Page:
Records correction boards
Contact information for the military departments’ records correction boards:
Army Review Boards Agency (ARBA)
1901 South Bell Street, 2nd Floor
Arlington, VA 22202-4508
Board for Correction of Naval Records
2 Navy Annex, Room 2432
Washington, DC 20370-5100
Phone: 703-614-1402 or 703-614-2133
Board for Correction of Air Force Records
550-C Street West, Suite #40
Randolph AFB, TX 78150-4742
Some Army and Air Force retirees have gotten a second chance to share GI Bill benefits with family members after convincing an administrative board that they were not adequately notified of the opportunity before it was too late to apply.
The Army Board for Correction of Military Records has ruled that soldiers who retired from Aug. 1 to Nov. 1, 2009, may not have known that the Post-9/11 GI Bill that took effect Aug. 1 of that year included the right to transfer benefits to a spouse or child, or that the transfer had to be approved before retiring.
"Confusion existed at Army Education Centers on the proper procedures to implement the program," said Lt. Col. Timothy Beninato, an Army spokesman. "Soldiers were not informed or properly informed."
The Board for Correction of Air Force Records has received 227 petitions related to transferring GI Bill benefits to family members and has approved 76, said Air Force spokesman Todd Spitler.
Some of the approvals — Spitler could not say how many — were from people who retired after Aug. 1, 2009, and were asking for another opportunity to transfer benefits, he said. Most of those claims were decided in favor of the retiree, he said.
Unlike the Army, which is ruling only on claims of people who retired before Nov. 1, 2009, the Air Force board is not using a fixed date by which a retiree should have been informed of the transfer option, Spitler said.
The Board for Correction of Naval Records, which handles requests from Navy and Marine Corps personnel to fix errors or omissions in personnel files, has denied petitions for relief from any sailors who retired after the Post-9/11 GI Bill took effect, said Lt. Cmdr. Alana Garas, a Navy spokeswoman.
At press time, the Marine Corps had not responded to questions about corrections board decisions affecting GI Bill transfer rights for their retirees.
Such decisions are made on an individual, case-by-case basis, defense and service officials said.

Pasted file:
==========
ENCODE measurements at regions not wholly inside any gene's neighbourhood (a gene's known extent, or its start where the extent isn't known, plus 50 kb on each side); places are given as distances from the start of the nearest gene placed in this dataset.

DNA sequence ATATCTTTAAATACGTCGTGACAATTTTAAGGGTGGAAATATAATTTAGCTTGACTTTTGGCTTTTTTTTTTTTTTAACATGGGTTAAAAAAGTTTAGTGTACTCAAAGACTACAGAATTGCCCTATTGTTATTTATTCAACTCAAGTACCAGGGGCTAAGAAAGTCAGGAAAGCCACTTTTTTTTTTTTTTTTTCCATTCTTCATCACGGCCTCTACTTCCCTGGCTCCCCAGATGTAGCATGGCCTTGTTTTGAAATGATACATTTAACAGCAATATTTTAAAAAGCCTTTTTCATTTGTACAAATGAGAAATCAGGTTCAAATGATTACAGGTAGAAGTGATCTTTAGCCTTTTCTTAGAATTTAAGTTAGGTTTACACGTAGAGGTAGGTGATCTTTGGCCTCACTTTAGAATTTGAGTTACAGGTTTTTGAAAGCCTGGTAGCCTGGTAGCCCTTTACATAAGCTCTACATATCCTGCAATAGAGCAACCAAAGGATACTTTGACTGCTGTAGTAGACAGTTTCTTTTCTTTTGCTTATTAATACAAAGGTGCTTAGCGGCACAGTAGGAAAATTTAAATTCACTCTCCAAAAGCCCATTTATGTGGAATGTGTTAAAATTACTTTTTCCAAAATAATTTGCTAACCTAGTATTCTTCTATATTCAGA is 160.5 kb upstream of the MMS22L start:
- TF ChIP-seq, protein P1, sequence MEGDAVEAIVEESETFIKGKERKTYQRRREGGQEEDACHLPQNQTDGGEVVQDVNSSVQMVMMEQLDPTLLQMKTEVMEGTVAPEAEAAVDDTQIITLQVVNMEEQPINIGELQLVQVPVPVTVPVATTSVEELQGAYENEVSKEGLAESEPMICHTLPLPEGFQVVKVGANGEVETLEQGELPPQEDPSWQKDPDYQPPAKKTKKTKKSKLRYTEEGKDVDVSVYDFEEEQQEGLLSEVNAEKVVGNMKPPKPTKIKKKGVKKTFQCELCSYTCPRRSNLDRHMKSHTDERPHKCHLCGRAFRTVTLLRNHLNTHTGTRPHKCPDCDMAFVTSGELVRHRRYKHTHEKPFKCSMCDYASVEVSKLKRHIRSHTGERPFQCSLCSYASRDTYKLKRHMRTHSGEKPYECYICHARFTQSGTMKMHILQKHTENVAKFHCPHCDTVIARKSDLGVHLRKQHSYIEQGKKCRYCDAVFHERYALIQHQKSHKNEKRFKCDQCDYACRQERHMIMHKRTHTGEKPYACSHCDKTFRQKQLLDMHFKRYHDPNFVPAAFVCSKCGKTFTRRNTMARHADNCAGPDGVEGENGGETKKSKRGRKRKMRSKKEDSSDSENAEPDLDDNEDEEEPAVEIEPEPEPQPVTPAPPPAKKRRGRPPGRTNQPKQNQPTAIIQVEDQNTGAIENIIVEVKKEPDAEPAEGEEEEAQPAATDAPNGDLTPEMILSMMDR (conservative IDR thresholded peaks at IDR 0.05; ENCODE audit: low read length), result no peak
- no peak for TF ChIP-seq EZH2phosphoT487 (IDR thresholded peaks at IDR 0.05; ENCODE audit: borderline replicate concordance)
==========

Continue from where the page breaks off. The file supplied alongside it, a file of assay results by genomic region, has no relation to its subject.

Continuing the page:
"The boards … have the ability to fix a lot of things, including changing history," said a defense official who is monitoring how GI Bill transfer rights are being handled. "To have a chance in this instance, you have to argue you were treated unfairly."
About 16,000 people retired from the military in the first few months following the Aug. 1, 2009, launch date of the Post-9/11 GI Bill. The program includes an option for career service members to share all or part of their education benefits with a spouse or children.
Defense officials said it is clear that many people took advantage of that option as soon as it became available.
Some retirees have argued they were on terminal leave when the new GI Bill launched and were not told about it. Others said they were aware of transfer rights but were led to believe they could choose the option at any time.
The program requires troops to make a transfer election and get it approved before they separate or retire.
Retirees who felt unfairly excluded from transfer rights had appealed to Congress for help, but legislation introduced in the House that would have provided a second chance to share GI Bill benefits died in the House Veterans' Affairs Committee.
The main obstacle was a House rule that sponsors had to find a way to cover the costs of GI Bill benefits for anyone who received them as a result of a second enrollment opportunity.
The corrections board process avoids that hurdle.
The Army board has received 21 claims related to GI Bill transfer benefits. It has granted relief on seven claims, denied 12 and closed two with no decision, Beninato said.
Although relief is granted only on a case-by-case basis, the board would be expected to follow precedent if similar requests are received, Beninato said.
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